In a conversation with and old friend, discussing the challenges of solo pastorate churches… Years ago, before the advent of the mega-church or the corporate church, I seem to remember seminarians being placed in small pastorates, Solo pastorate churches in established communities. I was newly saved or not saved yet, so did not understand the dynamics of ministry and expectation.
Perhaps expectations were lower then. Perhaps the propensity of member or attenders to spectate, rather than participate were lower. Perhaps we had more common cultural norms and value systems. I don’t know but I think the challenges of the solo pastorate church were less then.
When I reflect on it now, the challenges of a small urban or suburban congregation are many, and as a much older person, I struggle to imagine a recent seminary graduate having the capacity to lead in this situation without burning himself out.
Here are things that have changed over the last 30-40 years that have made this more (rather than less) challenging: Continue reading “Solo Pastorates Are More Challenging Than Ever”
Some times I am revolted by the Church. I am revolted when I drive down the major street nearest to my house and within two miles there are six churches. If you give yourself a two block radius from that street in the same two miles you can add four more churches.
None of these congregations are unusually large, none of the facilities are particularly stunning. I’ll be honest in telling you that I have ever only been inside one of these buildings. I know people who attend four of the ten. All of these churches have been in existence for 30 years or more. Most were built when the suburb that I live in was developing in the late ’60s and early ’70s. Two of them have “changed congregations” in the past few years – that is that one congregation sold a facility to another. Mostly this happens in suburban churches as members gradually migrate away from a large city toward the outer rim of suburbs in search of cheaper housing and less congestion or whatever. Often times they chose to move their church along with them.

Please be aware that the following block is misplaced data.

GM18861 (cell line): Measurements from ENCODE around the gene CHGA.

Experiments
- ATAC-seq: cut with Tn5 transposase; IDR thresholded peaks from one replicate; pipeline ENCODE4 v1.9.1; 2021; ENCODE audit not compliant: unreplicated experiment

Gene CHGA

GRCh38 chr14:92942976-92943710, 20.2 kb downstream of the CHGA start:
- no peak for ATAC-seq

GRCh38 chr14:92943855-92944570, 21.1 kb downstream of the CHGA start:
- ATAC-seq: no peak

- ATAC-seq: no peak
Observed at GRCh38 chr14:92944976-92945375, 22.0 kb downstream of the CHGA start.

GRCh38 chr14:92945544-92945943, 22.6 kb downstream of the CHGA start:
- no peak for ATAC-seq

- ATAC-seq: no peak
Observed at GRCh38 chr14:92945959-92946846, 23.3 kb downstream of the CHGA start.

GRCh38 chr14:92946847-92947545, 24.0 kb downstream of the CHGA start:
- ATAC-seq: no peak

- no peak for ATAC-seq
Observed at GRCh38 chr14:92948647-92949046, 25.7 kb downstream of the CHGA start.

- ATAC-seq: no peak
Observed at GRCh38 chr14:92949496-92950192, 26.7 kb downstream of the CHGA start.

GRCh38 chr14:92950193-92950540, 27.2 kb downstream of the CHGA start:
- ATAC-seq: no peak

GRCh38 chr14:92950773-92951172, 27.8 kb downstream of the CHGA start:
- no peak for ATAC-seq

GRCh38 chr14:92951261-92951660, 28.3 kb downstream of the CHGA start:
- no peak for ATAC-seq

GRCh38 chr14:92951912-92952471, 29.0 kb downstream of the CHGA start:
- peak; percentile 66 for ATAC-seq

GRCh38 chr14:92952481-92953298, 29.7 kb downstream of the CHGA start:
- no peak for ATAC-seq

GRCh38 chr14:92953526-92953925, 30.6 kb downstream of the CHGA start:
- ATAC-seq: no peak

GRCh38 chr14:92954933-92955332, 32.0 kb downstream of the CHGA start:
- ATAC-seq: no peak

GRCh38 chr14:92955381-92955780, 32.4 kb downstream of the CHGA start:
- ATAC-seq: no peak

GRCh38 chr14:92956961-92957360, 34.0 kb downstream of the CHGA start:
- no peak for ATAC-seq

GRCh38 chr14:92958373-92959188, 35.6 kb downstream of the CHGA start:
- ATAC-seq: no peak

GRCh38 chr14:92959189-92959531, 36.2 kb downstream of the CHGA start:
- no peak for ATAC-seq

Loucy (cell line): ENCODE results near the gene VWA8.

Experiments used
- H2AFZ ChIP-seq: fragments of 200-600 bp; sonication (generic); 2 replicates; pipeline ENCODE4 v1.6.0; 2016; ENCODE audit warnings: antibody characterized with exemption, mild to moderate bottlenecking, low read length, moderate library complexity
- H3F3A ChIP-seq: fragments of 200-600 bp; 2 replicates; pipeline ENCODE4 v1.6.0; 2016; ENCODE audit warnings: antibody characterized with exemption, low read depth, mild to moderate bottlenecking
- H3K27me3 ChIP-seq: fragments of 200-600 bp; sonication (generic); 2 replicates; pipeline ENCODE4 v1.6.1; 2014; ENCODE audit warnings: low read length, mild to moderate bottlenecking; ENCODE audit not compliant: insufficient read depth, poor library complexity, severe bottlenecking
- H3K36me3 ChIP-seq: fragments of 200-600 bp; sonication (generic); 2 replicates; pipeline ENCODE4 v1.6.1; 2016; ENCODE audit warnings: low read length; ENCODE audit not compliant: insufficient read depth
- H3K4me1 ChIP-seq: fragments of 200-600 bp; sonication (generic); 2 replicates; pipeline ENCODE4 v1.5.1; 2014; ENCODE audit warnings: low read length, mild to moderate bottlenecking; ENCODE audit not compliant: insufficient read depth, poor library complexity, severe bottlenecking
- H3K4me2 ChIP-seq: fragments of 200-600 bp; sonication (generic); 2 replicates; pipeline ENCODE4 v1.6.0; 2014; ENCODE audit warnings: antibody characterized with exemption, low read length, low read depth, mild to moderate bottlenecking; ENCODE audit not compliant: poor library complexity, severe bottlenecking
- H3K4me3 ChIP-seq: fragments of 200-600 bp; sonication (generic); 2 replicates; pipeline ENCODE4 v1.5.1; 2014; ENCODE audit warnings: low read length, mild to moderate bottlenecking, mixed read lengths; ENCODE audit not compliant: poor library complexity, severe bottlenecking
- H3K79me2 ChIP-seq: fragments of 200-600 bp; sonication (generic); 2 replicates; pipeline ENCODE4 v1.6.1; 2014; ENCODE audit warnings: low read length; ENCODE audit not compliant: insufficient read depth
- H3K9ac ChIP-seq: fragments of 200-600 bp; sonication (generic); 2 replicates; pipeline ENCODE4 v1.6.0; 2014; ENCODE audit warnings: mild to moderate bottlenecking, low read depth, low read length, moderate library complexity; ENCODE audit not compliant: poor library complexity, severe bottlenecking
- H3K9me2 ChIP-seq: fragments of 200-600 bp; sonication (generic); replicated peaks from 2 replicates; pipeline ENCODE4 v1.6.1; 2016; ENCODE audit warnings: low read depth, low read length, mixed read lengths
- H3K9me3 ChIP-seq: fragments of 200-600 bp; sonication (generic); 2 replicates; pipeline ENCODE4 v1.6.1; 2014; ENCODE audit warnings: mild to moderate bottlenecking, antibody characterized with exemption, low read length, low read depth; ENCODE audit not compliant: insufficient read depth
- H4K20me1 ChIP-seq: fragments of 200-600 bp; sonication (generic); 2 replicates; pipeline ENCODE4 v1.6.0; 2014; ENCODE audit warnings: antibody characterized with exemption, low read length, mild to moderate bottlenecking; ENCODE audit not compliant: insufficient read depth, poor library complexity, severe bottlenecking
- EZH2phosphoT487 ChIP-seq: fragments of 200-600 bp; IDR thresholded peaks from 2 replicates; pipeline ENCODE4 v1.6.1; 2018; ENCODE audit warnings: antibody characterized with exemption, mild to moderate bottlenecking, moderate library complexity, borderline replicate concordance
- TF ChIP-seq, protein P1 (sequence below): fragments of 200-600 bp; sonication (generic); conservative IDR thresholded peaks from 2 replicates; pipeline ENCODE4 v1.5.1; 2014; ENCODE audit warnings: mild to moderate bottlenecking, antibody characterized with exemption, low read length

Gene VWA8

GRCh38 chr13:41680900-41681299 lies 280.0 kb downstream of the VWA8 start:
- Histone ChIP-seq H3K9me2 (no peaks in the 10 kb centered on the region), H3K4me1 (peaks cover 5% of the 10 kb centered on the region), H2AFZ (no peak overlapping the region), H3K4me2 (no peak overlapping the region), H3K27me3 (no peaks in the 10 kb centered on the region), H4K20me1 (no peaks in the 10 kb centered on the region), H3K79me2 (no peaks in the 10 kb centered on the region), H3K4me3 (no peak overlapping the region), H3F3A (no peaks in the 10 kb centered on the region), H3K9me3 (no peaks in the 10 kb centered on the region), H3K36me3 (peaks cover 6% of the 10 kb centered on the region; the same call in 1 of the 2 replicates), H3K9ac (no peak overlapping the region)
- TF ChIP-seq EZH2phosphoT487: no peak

Continue reading “Ecumenical Sectarianism”
I suppose I used to think that the idea of church marketing was a bad idea. A concept from the business world, applied to a non-profit organization, whose mission is not competitive. However, I think the idea of sharing the gospel is marketing. In fact, all churches and all chrisitians are marketers. If we understand a little about sales and marketing, we realize that we use many of the same techniques and ploys in sharing the gospel that marketing and sales professionals do in their work.
We all should be marketing Christ. But along the way, we want to market our church. We want people who accept our message of hope in Christ, to also join our community. We want to recruit them to help us share that same message of hope with others. Continue reading “Church Marketing”